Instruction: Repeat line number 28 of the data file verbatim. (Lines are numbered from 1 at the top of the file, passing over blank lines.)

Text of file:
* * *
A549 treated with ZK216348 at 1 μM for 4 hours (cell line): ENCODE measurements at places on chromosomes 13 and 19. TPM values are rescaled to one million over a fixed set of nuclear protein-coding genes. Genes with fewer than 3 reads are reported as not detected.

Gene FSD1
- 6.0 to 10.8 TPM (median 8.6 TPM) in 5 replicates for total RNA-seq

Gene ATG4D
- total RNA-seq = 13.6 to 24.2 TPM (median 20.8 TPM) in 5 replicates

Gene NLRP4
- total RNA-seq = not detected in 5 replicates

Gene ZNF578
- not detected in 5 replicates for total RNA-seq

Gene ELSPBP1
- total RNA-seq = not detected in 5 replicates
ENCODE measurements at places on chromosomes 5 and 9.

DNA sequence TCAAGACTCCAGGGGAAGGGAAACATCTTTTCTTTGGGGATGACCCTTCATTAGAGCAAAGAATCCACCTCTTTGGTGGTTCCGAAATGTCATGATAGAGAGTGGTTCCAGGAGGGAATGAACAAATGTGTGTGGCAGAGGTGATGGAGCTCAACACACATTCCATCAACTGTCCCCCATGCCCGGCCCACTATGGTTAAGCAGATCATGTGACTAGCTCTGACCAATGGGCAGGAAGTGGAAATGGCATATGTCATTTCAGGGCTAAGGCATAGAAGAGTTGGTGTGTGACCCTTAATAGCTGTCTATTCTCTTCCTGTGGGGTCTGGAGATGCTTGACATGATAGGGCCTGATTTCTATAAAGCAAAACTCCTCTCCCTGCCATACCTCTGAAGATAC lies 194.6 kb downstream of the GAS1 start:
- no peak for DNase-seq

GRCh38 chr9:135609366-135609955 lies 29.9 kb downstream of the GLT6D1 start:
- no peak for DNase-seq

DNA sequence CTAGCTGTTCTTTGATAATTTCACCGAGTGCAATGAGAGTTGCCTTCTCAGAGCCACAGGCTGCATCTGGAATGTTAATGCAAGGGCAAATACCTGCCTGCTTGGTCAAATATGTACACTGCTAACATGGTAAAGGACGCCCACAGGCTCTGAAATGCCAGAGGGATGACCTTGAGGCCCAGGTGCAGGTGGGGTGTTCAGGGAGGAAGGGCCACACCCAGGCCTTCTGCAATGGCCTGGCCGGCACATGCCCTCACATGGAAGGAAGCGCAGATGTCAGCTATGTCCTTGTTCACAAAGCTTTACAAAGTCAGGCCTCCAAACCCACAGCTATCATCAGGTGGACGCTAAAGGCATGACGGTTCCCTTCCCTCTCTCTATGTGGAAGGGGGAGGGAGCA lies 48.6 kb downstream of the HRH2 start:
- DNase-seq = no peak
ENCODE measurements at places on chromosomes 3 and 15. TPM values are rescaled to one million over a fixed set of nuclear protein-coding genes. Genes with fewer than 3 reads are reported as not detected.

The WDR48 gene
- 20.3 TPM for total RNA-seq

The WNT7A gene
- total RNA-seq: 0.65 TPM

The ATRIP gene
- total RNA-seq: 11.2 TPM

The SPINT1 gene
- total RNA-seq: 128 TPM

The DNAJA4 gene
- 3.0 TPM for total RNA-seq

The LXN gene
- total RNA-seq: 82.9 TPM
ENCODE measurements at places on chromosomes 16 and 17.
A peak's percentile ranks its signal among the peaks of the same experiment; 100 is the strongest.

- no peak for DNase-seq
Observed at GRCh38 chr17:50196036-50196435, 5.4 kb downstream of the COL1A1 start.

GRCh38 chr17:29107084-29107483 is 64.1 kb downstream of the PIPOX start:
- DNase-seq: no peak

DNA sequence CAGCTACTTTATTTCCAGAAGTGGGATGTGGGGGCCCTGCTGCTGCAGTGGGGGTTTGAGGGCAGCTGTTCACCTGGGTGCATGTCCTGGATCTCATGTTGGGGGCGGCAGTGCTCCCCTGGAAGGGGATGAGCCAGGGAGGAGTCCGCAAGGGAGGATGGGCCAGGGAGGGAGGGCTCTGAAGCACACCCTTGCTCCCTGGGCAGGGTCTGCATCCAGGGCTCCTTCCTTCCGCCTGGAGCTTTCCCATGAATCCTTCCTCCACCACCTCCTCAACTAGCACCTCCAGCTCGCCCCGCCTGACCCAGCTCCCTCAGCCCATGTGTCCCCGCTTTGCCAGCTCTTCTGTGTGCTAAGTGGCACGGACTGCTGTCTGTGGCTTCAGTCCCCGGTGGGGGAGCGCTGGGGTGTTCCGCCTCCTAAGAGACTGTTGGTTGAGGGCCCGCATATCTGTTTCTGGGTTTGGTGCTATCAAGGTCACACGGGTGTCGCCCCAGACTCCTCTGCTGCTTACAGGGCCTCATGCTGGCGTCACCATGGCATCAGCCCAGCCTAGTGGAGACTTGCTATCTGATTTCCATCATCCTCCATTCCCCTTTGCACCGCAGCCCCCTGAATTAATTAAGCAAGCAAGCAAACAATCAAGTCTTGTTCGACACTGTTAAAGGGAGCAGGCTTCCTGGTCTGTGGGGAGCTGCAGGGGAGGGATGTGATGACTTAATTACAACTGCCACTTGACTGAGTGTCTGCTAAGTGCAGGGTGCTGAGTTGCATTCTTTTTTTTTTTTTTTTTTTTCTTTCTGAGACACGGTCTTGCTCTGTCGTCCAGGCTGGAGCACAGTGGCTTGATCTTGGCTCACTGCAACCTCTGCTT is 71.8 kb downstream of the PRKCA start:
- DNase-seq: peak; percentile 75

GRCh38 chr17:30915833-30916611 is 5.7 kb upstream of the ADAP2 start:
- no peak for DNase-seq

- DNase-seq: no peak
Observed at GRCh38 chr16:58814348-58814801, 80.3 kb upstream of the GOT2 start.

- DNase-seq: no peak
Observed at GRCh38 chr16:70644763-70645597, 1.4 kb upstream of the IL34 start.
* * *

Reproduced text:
The DNAJA4 gene